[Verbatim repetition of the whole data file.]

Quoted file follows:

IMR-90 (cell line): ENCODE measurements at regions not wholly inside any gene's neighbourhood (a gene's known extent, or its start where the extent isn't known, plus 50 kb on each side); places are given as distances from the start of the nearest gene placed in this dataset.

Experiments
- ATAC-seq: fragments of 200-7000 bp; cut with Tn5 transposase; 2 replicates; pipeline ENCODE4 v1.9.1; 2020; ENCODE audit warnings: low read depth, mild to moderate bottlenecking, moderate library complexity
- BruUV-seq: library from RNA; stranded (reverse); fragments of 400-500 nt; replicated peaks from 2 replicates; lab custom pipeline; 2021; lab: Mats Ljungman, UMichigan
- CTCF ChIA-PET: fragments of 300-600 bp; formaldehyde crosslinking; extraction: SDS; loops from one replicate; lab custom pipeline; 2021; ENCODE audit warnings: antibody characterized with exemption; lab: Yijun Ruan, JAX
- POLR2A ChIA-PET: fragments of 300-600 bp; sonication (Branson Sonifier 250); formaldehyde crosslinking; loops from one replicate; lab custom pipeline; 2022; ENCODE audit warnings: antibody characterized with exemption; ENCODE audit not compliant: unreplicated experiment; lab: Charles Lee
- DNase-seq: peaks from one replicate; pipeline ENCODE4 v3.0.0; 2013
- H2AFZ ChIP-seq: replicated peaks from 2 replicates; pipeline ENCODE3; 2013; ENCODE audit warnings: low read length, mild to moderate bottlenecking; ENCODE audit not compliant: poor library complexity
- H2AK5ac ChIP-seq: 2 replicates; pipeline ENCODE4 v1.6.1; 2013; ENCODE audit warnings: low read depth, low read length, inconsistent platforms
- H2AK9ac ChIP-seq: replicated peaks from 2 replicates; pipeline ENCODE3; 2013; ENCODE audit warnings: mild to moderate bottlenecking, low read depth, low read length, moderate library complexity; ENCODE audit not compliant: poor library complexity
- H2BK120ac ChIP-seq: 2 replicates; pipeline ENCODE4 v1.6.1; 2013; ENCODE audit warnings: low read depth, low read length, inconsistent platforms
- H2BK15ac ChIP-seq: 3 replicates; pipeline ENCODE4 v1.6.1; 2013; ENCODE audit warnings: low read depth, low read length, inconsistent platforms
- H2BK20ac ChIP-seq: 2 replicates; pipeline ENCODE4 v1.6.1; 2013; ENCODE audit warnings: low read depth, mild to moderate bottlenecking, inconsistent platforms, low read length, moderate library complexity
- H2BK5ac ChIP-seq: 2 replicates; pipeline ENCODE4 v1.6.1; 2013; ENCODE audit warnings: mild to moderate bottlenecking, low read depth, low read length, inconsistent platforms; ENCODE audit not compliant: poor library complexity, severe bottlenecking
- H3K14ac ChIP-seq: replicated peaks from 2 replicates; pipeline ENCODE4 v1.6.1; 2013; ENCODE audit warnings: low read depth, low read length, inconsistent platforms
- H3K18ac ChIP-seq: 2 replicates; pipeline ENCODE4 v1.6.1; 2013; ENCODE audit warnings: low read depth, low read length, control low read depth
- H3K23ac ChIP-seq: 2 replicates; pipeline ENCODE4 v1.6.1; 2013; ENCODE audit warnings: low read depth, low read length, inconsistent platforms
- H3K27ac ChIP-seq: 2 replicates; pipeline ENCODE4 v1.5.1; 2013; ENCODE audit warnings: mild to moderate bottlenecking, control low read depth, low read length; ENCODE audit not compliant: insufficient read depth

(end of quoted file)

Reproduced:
IMR-90 (cell line): ENCODE measurements at regions not wholly inside any gene's neighbourhood (a gene's known extent, or its start where the extent isn't known, plus 50 kb on each side); places are given as distances from the start of the nearest gene placed in this dataset.

Experiments
- ATAC-seq: fragments of 200-7000 bp; cut with Tn5 transposase; 2 replicates; pipeline ENCODE4 v1.9.1; 2020; ENCODE audit warnings: low read depth, mild to moderate bottlenecking, moderate library complexity
- BruUV-seq: library from RNA; stranded (reverse); fragments of 400-500 nt; replicated peaks from 2 replicates; lab custom pipeline; 2021; lab: Mats Ljungman, UMichigan
- CTCF ChIA-PET: fragments of 300-600 bp; formaldehyde crosslinking; extraction: SDS; loops from one replicate; lab custom pipeline; 2021; ENCODE audit warnings: antibody characterized with exemption; lab: Yijun Ruan, JAX
- POLR2A ChIA-PET: fragments of 300-600 bp; sonication (Branson Sonifier 250); formaldehyde crosslinking; loops from one replicate; lab custom pipeline; 2022; ENCODE audit warnings: antibody characterized with exemption; ENCODE audit not compliant: unreplicated experiment; lab: Charles Lee
- DNase-seq: peaks from one replicate; pipeline ENCODE4 v3.0.0; 2013
- H2AFZ ChIP-seq: replicated peaks from 2 replicates; pipeline ENCODE3; 2013; ENCODE audit warnings: low read length, mild to moderate bottlenecking; ENCODE audit not compliant: poor library complexity
- H2AK5ac ChIP-seq: 2 replicates; pipeline ENCODE4 v1.6.1; 2013; ENCODE audit warnings: low read depth, low read length, inconsistent platforms
- H2AK9ac ChIP-seq: replicated peaks from 2 replicates; pipeline ENCODE3; 2013; ENCODE audit warnings: mild to moderate bottlenecking, low read depth, low read length, moderate library complexity; ENCODE audit not compliant: poor library complexity
- H2BK120ac ChIP-seq: 2 replicates; pipeline ENCODE4 v1.6.1; 2013; ENCODE audit warnings: low read depth, low read length, inconsistent platforms
- H2BK15ac ChIP-seq: 3 replicates; pipeline ENCODE4 v1.6.1; 2013; ENCODE audit warnings: low read depth, low read length, inconsistent platforms
- H2BK20ac ChIP-seq: 2 replicates; pipeline ENCODE4 v1.6.1; 2013; ENCODE audit warnings: low read depth, mild to moderate bottlenecking, inconsistent platforms, low read length, moderate library complexity
- H2BK5ac ChIP-seq: 2 replicates; pipeline ENCODE4 v1.6.1; 2013; ENCODE audit warnings: mild to moderate bottlenecking, low read depth, low read length, inconsistent platforms; ENCODE audit not compliant: poor library complexity, severe bottlenecking
- H3K14ac ChIP-seq: replicated peaks from 2 replicates; pipeline ENCODE4 v1.6.1; 2013; ENCODE audit warnings: low read depth, low read length, inconsistent platforms
- H3K18ac ChIP-seq: 2 replicates; pipeline ENCODE4 v1.6.1; 2013; ENCODE audit warnings: low read depth, low read length, control low read depth
- H3K23ac ChIP-seq: 2 replicates; pipeline ENCODE4 v1.6.1; 2013; ENCODE audit warnings: low read depth, low read length, inconsistent platforms
- H3K27ac ChIP-seq: 2 replicates; pipeline ENCODE4 v1.5.1; 2013; ENCODE audit warnings: mild to moderate bottlenecking, control low read depth, low read length; ENCODE audit not compliant: insufficient read depth